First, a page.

Misconceptions and challenges about America

There are plenty of misconceptions about America, or any country for that matter. Some of mine were expecting random Americans to come up and talk to me for no reason, and that people don’t work out that much. This turned out to be false.

Some of the biggest misconceptions Europeans have about Americans are that they are not interested in learning other languages or living in another country, and they don’t learn about geography in school nor appreciate soccer.

Today I had a chat with a transfer student from China, Zifan Wu, to find out what his biggest misconception about the U.S. was.

“I though I would hate the hamburgers, but then I realized they are really good,” he said.

Zifan said before he came to America, people told him that he would not be able to find any good food – nothing beats the food of your home country. But then he tried American fast food, and he was hooked.

“The fast food in America is good enough to be an important part of your life,” Zifan said smiling. “I eat at McDonald’s twice a week.”

I went on asking Zifan about one of my misconceptions about America, that Americans are really open-minded and like to talk to strangers. He said Americans are indeed very friendly and easy to talk to, but it’s hard to become close friends with them and get involved in the American culture. He thinks the language differences are the reason behind it.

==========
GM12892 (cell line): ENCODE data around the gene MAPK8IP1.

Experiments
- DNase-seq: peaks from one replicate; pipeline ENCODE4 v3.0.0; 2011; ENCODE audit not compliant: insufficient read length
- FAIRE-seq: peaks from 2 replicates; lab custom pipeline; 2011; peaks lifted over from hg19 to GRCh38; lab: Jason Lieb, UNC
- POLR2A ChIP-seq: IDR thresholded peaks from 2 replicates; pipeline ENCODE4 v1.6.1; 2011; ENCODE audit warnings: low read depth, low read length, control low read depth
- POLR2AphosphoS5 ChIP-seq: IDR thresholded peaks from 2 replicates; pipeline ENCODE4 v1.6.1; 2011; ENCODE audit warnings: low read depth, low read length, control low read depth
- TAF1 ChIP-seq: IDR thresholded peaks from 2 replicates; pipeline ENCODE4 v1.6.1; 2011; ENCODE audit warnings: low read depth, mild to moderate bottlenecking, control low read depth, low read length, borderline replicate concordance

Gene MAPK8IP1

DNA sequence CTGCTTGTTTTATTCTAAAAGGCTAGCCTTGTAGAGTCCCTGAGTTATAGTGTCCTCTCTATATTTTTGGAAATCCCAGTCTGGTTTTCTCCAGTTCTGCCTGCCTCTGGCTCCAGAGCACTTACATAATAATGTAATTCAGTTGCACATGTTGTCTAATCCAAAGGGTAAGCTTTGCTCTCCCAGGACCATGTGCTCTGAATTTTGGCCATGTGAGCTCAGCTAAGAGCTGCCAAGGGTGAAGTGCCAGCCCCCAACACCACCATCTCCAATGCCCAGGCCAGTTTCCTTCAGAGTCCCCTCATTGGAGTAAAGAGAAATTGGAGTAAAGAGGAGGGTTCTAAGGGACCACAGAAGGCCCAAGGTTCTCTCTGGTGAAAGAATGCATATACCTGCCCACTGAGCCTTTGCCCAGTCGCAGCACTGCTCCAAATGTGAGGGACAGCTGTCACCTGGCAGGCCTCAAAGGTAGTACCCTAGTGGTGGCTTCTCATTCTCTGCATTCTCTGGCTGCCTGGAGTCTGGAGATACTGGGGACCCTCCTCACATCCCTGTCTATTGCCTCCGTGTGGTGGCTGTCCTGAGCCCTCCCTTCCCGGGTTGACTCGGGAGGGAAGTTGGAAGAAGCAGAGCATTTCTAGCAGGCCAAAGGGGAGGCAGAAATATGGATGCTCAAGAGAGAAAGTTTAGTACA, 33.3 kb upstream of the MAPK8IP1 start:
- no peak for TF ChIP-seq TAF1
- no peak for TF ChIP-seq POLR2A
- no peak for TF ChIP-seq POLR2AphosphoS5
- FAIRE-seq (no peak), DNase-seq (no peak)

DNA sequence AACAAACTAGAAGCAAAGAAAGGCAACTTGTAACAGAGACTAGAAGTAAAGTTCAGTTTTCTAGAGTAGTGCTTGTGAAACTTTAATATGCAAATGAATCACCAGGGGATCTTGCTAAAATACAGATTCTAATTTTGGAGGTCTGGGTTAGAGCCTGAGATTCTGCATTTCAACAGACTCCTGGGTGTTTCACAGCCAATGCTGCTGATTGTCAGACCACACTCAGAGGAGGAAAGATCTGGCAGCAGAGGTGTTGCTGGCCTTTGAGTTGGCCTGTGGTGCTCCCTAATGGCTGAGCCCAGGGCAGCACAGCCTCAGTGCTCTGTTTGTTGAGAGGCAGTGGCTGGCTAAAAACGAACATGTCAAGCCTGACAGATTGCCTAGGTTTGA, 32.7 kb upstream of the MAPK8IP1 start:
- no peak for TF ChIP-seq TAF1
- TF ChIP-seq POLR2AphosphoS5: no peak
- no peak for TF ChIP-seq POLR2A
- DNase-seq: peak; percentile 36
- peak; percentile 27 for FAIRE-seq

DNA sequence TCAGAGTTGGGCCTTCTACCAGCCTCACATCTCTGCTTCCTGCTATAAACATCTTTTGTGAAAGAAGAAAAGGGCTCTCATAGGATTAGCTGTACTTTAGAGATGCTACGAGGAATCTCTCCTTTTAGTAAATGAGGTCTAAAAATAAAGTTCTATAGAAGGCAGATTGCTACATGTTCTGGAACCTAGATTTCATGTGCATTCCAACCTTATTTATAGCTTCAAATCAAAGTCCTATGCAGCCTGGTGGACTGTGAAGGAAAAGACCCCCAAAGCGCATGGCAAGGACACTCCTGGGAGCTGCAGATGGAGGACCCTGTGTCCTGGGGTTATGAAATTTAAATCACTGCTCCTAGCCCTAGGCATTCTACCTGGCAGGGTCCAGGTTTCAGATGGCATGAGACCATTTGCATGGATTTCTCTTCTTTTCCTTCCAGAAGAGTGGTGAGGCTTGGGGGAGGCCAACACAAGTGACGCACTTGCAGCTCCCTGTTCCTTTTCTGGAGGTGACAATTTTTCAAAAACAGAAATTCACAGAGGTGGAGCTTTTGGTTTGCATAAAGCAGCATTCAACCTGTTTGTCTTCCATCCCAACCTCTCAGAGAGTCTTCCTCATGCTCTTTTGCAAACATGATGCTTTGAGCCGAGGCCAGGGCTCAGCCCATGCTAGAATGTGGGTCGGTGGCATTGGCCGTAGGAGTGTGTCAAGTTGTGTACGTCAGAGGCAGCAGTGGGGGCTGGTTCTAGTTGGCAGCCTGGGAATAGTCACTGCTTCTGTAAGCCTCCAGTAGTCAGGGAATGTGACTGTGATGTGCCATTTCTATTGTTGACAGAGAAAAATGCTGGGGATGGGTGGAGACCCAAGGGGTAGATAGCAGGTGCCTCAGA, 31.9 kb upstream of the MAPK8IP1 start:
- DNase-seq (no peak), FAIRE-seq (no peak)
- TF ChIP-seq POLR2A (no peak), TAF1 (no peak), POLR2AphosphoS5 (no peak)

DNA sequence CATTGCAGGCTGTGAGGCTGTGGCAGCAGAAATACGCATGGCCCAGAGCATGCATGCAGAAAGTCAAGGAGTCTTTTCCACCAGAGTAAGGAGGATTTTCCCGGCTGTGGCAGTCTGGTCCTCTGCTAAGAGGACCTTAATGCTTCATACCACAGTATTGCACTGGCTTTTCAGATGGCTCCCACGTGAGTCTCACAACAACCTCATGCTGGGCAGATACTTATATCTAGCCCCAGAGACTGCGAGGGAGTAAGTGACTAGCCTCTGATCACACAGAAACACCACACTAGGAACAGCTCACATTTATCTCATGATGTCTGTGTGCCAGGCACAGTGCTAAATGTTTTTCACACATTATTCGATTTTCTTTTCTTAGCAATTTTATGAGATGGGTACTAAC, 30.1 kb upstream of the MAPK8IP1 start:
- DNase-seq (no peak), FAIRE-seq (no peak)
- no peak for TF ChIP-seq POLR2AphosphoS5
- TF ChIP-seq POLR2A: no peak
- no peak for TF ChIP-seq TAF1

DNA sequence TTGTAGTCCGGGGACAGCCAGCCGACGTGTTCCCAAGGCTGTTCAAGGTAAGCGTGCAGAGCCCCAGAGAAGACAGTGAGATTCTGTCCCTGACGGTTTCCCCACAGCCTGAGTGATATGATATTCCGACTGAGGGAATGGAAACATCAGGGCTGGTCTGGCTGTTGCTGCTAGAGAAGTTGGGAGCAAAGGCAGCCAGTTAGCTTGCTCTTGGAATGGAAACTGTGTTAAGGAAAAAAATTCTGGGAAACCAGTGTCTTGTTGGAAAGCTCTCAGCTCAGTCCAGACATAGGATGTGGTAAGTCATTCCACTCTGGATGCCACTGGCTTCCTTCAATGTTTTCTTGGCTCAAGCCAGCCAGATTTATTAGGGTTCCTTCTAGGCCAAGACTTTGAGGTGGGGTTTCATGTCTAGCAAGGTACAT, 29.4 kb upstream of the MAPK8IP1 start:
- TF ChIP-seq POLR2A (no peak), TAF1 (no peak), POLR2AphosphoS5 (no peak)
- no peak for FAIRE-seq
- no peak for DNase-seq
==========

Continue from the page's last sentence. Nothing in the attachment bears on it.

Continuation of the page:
“You can see many Chinese students hanging out together and staying in their comfort zone,” Zifan said. “It’s hard to get to know Americans because we don’t speak as good English as they do.”

According to Zifan, the only opportunity he thinks he has to talk to Americans is in class, but that is not enough to become close friends. Living with American students might be the best way to actually get to know them and get involved in the American culture, Zifan said.

But if you don’t have American roomies, Zifan said a way to make it easier to get to know Americans is by improving your English. Maybe it’s easier to practice with other international students since they’re all in the same boat, but once you get more comfortable with your English, you should go talk to Americans.

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